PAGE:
This wasn’t the first time the Chehalis tribes have had to overcome opposition to their business ventures. Disputes over taxation and gambling have interrupted their progress in the past so when the tribal attorney's office got a letter from the Department of Interior in 2017 saying that an Indigenous-owned distillery business on reservation land was illegal, David Burnett was surprised but remained determined.
“I like to just keep going and, if something comes up, it's something to either go through or around or over,” said Burnett, the previous tribal chairman and current CEO of Chehalis Tribal Enterprises. “It was just another barrier and I didn't really contemplate what that might necessarily mean for Indian Country.”
After receiving the letter from the Department of Interior, the tribes found out that the military would forcefully destroy any distillery on a reservation under the 1834 law. So the Chehalis tribes put the project on hold and spent almost a year working on overturning the federal regulation.
Dismantling dangerous stereotypes
During the same time, some Chehalis tribal elders and some youth brought up concerns about opening such a large alcohol-related business. The business plan called for a 35,000-square-foot complex projected to create at least 130 jobs.
Stereotypes of the “drunken Indian” have persisted since first contact and stemmed from the idea that Indigenous people were inferior and therefore more susceptible to alcohol abuse. This racist stereotyping was what emboldened federal lawmakers to pass the 1834 law, while offering soldiers stationed on reservations daily whiskey rations.
A 2016 study found that Indigenous people’s binge and heavy drinking rates match those of whites, and that Native Americans are actually more likely to abstain from alcohol use. Although drinking rates are the same, Indigenous people die at much higher rates than any other group from alcohol-related issues. According to the study's scholars, less access to medical care, safe housing and quality food amplifies health problems connected to alcohol, and the stereotyping could contribute to the failure of health care providers to treat the real problem.
The Chehalis General Council talked through concerns related to the lingering stereotype and the potential harm to the community and agreed that Talking Cedar would benefit the tribes and decided to move forward.
The Chehalis tribes don’t pay federal income taxes on any of their businesses but, according to Burnett, it’s like they pay a 100% tax to the tribal government. All earnings from Chehalis businesses, including the new distillery, go toward tribal schools and academic development programs for Native youth, quality health care and wellness programs, like the Caring for Each Other House, which focuses on healing from violent trauma and on other services the tribal government provides.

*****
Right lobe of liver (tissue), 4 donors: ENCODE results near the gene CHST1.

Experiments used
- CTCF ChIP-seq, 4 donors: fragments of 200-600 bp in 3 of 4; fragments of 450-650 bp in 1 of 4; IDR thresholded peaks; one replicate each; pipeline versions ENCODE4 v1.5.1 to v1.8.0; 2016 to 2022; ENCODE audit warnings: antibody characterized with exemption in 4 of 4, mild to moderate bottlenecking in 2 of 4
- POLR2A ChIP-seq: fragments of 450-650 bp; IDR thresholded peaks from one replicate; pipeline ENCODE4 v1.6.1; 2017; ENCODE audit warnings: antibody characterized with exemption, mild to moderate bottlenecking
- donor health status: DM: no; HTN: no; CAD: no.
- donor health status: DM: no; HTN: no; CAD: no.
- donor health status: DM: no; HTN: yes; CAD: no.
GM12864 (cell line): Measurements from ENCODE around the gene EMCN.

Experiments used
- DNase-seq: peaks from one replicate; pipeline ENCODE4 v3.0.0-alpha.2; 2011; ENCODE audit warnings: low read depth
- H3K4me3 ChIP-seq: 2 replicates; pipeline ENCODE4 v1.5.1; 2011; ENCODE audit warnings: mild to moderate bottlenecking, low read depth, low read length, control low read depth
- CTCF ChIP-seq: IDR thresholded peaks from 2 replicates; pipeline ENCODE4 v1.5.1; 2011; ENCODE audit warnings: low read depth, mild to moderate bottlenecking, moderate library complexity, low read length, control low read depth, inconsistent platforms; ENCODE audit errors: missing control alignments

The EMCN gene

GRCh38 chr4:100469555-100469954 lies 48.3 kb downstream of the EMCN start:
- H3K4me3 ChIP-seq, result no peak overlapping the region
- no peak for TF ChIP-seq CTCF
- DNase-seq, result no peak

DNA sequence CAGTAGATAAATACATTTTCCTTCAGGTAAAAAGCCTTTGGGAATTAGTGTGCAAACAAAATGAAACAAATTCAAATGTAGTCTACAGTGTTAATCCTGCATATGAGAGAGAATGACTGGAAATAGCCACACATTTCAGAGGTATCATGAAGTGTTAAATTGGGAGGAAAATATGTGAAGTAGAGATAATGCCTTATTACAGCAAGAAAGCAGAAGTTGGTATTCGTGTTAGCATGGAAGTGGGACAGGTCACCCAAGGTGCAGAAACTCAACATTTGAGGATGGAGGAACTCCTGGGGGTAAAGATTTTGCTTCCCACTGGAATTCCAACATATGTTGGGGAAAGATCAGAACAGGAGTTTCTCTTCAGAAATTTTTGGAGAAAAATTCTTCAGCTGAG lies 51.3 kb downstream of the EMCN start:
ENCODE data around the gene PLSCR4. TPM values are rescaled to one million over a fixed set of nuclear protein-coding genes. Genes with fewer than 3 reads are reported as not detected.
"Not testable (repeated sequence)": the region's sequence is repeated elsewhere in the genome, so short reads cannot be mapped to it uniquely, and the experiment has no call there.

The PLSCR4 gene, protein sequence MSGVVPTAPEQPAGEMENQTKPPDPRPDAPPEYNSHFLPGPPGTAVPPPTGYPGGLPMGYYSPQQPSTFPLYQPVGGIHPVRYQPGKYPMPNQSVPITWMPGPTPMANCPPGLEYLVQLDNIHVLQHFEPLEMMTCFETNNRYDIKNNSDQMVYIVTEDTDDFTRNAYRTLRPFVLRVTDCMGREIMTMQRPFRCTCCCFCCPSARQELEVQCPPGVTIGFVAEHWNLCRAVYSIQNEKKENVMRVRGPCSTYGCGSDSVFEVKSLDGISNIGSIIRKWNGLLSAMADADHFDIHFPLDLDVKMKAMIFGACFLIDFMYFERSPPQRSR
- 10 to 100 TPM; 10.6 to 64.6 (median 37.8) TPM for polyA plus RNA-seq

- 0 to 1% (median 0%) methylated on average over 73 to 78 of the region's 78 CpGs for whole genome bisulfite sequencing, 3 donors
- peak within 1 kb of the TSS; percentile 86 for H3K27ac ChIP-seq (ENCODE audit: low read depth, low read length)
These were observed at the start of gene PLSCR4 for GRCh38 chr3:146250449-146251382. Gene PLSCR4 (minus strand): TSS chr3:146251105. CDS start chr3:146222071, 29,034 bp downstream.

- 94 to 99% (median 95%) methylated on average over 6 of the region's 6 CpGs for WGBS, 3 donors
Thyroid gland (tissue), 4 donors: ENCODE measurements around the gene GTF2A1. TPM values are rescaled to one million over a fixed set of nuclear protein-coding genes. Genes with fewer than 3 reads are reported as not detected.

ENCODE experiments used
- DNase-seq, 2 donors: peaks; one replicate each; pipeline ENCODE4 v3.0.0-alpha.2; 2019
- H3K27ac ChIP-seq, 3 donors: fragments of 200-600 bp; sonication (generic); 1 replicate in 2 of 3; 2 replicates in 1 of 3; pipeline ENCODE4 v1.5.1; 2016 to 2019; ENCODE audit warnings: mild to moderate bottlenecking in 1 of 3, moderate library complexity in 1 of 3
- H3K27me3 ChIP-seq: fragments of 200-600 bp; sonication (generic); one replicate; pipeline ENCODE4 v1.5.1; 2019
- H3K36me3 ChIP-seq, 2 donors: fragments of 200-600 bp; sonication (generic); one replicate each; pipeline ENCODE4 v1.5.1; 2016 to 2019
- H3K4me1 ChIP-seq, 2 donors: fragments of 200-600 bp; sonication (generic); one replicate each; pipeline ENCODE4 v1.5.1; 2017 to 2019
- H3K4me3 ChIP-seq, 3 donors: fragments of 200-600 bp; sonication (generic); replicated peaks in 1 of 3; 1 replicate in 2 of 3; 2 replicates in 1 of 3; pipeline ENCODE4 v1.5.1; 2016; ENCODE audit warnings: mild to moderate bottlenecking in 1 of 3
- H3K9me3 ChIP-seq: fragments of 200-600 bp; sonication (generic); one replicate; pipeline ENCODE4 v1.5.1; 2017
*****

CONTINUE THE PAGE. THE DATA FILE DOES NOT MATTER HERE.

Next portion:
A Tribal Beverage Network
To repeal the 1834 law, the Chehalis tribes reached out to U.S. Rep. Jaime Herrera Beutler, R-Battle Ground, who worked with them to craft HR 5317 in 2018. With the support of U.S. Sens. Maria Cantwell, D-Washington, a current member and former chairwoman of the Senate Indian Affairs Committee, and Patty Murray, D-Wasshington, the old law was successfully repealed and the prohibition on certain alcohol manufacturing on Indian lands was removed in 2018. Two years later, the Chehalis tribes opened the $25 million Talking Cedar craft brewery, tap room, gastropub-style restaurant and event space.
“Changing a federal law is no small feat, but to get one changed in that short of a time frame is a rather heroic lift by our people,” Burnett said.
Once the law was overturned, the door opened to other tribes interested in starting their own distillery businesses. To help other tribes diversify their economic ventures, the Tribal Beverage Network was created. The network is a concept of Heritage Distilling Co., which worked with the Chehalis tribes to overturn the 1834 law. Heritage Distilling is also partnering with the Chehalis tribes to use their distillery, now one of the largest in the Pacific Northwest, to produce Heritage brand spirits.